Although I don’t believe it makes sense to fight this legal challenge, I am concerned about the effect districting may have on our city. Like other cities, I expect that we’ll grudgingly comply.
Our current council members are high-functioning and professional – each is an exemplary public servant. When all of us are elected by the entire community, we are each similarly moved to accomplish the greater good of the entire city. District elections may create a shift toward more provincialism, with council members forced to become competitive, aiming to please a smaller and more specific constituency, possibly at the expense of the whole city.
I have no doubt that there are qualified, motivated and appealing candidates in any districts that will be created in Encinitas. However, I believe that structural changes can have impacts on policy outcomes. We’ll all have to wait and see what the effects of districting will be in Encinitas.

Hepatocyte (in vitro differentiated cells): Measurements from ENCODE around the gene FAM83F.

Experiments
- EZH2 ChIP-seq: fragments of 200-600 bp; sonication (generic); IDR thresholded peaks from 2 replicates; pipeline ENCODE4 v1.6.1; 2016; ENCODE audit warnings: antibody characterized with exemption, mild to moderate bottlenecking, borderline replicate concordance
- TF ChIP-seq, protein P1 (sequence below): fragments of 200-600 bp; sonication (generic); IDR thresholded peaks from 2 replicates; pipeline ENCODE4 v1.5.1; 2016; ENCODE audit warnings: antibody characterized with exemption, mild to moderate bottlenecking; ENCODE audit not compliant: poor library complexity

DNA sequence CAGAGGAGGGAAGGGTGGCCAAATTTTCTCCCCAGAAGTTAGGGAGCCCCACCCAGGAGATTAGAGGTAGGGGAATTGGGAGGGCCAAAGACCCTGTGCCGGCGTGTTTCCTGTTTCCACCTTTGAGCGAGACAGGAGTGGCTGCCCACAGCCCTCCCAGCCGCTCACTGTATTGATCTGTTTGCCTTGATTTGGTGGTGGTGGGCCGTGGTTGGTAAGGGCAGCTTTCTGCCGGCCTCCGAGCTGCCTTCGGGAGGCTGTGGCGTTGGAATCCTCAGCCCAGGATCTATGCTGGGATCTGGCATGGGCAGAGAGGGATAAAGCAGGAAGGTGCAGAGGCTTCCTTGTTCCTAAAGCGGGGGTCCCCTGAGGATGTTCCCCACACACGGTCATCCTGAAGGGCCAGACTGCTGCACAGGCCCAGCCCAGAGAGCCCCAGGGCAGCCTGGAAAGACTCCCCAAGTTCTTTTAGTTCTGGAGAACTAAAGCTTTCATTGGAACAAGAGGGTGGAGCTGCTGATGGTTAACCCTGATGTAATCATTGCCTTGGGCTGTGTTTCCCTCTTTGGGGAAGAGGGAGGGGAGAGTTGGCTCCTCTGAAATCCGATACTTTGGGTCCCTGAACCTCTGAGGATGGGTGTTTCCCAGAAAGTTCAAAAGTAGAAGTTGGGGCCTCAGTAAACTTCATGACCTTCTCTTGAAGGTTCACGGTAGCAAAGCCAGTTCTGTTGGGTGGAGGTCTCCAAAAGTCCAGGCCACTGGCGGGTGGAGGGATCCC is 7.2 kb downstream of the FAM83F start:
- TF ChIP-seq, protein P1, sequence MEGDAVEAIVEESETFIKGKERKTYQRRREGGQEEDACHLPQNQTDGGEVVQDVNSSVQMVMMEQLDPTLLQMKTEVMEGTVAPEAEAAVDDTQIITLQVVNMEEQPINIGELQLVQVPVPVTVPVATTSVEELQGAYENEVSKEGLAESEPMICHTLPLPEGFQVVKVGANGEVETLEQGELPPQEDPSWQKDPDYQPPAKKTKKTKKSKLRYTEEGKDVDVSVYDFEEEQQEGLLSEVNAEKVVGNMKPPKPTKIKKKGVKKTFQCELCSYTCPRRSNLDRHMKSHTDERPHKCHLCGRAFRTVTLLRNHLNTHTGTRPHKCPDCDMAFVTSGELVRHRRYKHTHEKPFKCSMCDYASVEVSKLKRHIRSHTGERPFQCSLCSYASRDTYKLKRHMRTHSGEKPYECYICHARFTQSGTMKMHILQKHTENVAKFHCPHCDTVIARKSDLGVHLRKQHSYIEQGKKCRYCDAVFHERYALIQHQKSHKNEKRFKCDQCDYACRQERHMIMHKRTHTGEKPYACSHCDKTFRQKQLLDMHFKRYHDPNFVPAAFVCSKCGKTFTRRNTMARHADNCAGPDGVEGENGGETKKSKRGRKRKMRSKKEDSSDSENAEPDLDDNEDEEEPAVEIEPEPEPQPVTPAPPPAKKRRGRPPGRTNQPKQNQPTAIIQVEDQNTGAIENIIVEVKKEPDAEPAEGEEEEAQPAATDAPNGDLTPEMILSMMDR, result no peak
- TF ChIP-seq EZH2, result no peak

In ongoing service,
The League of California Cities recently hosted a summer reception aboard the USS Midway Museum in the Fantail Sponson. Left to right: me, La Mesa Council Member Bill Baber, La Mesa Council Member Colin Parent, and Encinitas Council Member Tasha Boerner Horvath. La Mesa and Encinitas happen to share the same city attorney.